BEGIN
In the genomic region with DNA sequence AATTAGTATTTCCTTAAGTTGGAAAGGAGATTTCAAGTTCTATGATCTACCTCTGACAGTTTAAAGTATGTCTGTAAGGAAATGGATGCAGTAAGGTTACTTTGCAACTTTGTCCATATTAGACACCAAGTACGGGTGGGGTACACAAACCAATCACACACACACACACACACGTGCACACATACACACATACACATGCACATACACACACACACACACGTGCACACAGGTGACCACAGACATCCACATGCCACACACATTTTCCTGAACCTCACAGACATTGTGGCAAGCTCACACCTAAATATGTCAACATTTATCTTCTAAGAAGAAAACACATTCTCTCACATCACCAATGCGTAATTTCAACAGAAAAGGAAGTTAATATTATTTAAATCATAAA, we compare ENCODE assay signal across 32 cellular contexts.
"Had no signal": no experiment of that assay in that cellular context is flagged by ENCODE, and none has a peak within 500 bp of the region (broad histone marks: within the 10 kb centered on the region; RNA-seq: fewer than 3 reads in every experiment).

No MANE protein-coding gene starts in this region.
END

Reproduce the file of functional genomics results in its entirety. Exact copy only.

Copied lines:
In the genomic region with DNA sequence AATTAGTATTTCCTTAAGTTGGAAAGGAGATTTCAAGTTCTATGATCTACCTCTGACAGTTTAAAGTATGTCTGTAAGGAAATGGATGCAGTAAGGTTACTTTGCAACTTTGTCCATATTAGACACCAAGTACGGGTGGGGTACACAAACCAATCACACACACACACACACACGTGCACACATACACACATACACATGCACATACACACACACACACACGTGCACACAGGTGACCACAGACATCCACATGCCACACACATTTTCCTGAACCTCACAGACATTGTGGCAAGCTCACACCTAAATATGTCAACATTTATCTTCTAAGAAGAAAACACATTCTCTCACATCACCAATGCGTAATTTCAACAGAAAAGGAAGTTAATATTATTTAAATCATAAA, we compare ENCODE assay signal across 32 cellular contexts.
"Had no signal": no experiment of that assay in that cellular context is flagged by ENCODE, and none has a peak within 500 bp of the region (broad histone marks: within the 10 kb centered on the region; RNA-seq: fewer than 3 reads in every experiment).

No MANE protein-coding gene starts in this region.